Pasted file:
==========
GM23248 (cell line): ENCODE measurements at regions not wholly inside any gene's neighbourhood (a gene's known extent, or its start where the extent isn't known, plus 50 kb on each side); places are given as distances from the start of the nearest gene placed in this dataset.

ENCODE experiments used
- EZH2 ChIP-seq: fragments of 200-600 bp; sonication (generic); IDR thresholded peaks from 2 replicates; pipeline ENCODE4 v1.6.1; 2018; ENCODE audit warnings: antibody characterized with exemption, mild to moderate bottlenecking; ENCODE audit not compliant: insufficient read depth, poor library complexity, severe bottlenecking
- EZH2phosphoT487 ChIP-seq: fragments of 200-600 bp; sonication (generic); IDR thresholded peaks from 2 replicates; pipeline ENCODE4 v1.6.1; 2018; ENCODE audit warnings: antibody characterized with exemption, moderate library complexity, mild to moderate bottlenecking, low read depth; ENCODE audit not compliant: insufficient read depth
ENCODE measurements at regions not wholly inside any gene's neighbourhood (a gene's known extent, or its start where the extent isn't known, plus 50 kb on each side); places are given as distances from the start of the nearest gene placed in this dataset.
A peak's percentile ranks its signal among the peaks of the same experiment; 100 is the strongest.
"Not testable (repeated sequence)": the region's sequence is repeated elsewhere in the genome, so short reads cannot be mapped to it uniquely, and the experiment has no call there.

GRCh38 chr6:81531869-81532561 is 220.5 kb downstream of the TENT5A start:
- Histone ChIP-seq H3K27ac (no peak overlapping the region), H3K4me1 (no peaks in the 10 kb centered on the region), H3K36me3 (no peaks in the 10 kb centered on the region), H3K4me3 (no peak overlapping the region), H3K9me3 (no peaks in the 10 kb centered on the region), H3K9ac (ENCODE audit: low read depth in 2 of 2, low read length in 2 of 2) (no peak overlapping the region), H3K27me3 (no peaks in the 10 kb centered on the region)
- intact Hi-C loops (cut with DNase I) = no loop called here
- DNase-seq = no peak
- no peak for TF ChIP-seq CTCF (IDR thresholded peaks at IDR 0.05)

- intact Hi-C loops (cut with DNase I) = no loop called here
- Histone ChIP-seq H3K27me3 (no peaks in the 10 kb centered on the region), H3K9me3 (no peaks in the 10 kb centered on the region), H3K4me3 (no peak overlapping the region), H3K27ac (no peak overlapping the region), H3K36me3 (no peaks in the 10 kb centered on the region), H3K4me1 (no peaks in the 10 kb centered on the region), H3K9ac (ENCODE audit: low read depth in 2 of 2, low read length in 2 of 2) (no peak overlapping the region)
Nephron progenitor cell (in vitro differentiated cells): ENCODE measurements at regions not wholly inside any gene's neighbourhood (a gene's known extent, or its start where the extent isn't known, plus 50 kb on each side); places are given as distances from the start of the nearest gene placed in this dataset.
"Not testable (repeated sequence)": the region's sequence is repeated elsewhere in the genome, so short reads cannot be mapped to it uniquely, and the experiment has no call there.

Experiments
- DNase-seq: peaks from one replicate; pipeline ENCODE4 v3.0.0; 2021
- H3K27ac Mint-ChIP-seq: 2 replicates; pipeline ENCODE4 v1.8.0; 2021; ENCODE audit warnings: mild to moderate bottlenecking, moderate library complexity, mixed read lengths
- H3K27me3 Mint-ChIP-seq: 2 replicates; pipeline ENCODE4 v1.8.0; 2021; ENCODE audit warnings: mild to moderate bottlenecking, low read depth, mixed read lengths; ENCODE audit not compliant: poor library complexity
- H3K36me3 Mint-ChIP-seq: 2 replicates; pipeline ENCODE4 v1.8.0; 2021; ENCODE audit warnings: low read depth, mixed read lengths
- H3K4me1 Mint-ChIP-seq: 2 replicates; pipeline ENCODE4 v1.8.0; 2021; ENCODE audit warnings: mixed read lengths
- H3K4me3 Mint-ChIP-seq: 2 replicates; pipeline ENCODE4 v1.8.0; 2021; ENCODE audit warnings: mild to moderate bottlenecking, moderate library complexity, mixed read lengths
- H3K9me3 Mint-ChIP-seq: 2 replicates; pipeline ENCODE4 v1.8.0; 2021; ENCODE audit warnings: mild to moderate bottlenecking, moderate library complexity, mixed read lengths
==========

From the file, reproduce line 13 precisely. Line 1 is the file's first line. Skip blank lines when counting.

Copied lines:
- intact Hi-C loops (cut with DNase I) = no loop called here